Picton Castle sails along steadily between 6.5 and 7 knots. As we surf the 12-foot seas towards Palmerston Atoll, another one of the Cook Islands, our minds are still on Rarotonga, having sailed from Avatiu yesterday morning. Our time in Raro was well spent. Crew members enjoyed days at the beach, hikes inland, eventful island nights full of delicious food, dancers and talented musicians. Days off and on the ship were not wasted. The on-duty watches were busy maintaining the ship’s upkeep as well as hosting various visitors. Not too often during the world voyage is the ship alongside, and on top of that we were docked where the ship is well known from previous visits. Sharing our ship, our home for the next 10 months with curious citizens is a pleasure for us sailors. Three mornings we had school groups visit the ship. The school children are fantastic to show around, they’re extremely enthusiastic and want to know every detail about living aboard a ‘pirate ship’.
In Rarotonga we were happy to welcome 8 fresh new faces to our crew, hailing from all over the globe. During our time in Rarotonga the new trainee crew were able to get a lay of the land, get to know the layout of the ship, running safety drills, routine of the ship and do their up and overs (the first exercise aloft, done at their will, no one is made to climb the rigging). Today marks their first 24 hours at sea aboard a square rigger! They’re doing well. Once the ship is underway she becomes alive. She comfortably rolls with the seas but one has to become accustomed to her lifelike state. Veteran crew members recommend a wide stance, taking it slow and always one hand for you and one for the ship, i.e. always be holding on or have an available hand to grab onto the ship.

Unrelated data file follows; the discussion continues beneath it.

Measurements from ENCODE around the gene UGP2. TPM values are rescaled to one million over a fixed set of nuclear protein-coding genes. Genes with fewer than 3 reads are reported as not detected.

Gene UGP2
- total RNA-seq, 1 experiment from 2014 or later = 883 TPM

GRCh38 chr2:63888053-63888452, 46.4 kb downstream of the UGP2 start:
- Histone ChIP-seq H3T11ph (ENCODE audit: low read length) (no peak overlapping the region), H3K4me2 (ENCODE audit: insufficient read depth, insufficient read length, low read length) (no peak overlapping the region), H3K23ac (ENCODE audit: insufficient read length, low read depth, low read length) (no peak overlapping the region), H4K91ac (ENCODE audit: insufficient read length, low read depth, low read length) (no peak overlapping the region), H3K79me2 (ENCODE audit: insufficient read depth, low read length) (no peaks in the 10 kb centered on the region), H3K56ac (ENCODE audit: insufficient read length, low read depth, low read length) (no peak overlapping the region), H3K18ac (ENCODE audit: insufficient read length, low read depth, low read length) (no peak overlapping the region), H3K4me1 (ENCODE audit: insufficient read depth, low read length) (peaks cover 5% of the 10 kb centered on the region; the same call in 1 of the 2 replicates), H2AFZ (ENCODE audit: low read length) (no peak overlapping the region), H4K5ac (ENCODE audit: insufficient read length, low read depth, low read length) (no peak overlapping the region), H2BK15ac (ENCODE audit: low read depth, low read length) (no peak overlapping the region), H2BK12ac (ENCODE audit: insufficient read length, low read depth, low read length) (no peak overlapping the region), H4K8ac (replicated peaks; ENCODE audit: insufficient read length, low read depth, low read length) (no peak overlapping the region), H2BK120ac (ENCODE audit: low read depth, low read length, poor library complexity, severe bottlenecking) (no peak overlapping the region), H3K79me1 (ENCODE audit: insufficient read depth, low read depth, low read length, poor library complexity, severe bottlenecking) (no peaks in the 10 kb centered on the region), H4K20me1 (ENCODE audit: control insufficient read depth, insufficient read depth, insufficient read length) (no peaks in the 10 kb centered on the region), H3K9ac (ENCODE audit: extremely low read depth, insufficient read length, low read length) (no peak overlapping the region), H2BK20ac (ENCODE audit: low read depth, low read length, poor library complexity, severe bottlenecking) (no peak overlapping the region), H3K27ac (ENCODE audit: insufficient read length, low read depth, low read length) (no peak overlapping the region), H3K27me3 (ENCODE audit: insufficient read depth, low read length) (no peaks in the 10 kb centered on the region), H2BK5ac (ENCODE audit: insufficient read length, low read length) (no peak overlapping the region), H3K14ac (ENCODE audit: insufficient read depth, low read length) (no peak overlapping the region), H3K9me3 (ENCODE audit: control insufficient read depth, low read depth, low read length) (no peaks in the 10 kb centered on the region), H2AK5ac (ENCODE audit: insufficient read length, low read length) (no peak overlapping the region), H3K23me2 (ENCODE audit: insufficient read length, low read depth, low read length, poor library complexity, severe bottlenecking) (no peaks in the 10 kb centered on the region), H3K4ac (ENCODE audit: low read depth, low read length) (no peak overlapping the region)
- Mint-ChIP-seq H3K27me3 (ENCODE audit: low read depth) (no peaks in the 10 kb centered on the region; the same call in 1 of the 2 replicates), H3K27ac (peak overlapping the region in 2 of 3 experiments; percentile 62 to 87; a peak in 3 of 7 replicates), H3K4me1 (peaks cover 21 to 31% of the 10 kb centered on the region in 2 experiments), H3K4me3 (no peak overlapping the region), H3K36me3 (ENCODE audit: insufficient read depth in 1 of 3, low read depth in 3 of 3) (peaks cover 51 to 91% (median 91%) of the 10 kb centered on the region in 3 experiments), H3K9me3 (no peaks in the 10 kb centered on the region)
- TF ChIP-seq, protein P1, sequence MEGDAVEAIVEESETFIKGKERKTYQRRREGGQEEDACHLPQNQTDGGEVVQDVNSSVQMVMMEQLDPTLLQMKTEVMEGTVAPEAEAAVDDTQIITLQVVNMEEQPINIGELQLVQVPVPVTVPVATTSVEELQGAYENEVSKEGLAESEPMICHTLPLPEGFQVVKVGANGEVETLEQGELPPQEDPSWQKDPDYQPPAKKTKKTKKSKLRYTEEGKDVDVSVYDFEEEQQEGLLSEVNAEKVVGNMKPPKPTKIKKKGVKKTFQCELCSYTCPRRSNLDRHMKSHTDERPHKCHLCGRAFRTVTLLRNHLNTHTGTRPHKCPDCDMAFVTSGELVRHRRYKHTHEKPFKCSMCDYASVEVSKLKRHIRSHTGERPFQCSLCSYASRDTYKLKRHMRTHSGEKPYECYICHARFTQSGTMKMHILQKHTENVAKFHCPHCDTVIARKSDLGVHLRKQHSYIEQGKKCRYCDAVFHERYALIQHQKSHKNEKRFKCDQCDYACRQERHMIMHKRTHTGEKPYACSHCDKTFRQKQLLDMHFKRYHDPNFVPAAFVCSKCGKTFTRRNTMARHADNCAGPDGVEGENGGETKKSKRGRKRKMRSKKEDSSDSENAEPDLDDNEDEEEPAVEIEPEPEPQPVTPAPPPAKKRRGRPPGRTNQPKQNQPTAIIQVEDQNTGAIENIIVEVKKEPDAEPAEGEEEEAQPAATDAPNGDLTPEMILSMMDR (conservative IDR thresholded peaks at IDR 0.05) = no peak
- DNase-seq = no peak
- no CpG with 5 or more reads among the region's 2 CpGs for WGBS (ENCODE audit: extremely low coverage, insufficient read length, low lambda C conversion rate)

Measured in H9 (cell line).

Ship’s work: Yesterday our new joiners had a workshop to go over the six knots we most commonly use on board, the protocol of hauling on a line, names of lines and boxing the compass. Today in the warm sun and cool air (at times it feels as though we’re sailing the Atlantic rather than the Pacific) on the quarterdeck sailmaker John stitches the canvas cloths of a new t’gallant, helping him this afternoon is chief mate Erin and second mate Dirk. The all-female rigging team, Vaiufia of Tonga and Anne-Laure of France, are busy prepping and making new ratlines. Later this afternoon the Captain is holding a muster to discuss our visit to Palmerston, where unbelievably we will arrive sometime tomorrow morning. Sadly it’s not enough time to decompress from the “big city” of Rarotonga. It’s hard to imagine that this is the start of Leg 2 for the voyage! These past four months went by way too fast. Good thing our slogan is “we may be slow but we get around!”
From: Rarotonga, Cook Islands
Towards: Palmerston Atoll, Cook Islands
Date: August 29, 2018
Noon Position: 19°27.9′ S x 161°30′ W
Course + Speed: NW 1/2 W + 7kts
Wind direction + Force: ESE + force 6
Swell Height + Direction: 5m + SE
Weather: bright, sunny
Day’s Run: 148 nm
Passage Log: Same
Distance to Port: 120 nm
Voyage: 8,380 nm
Sails Set: square sails up to t’gallants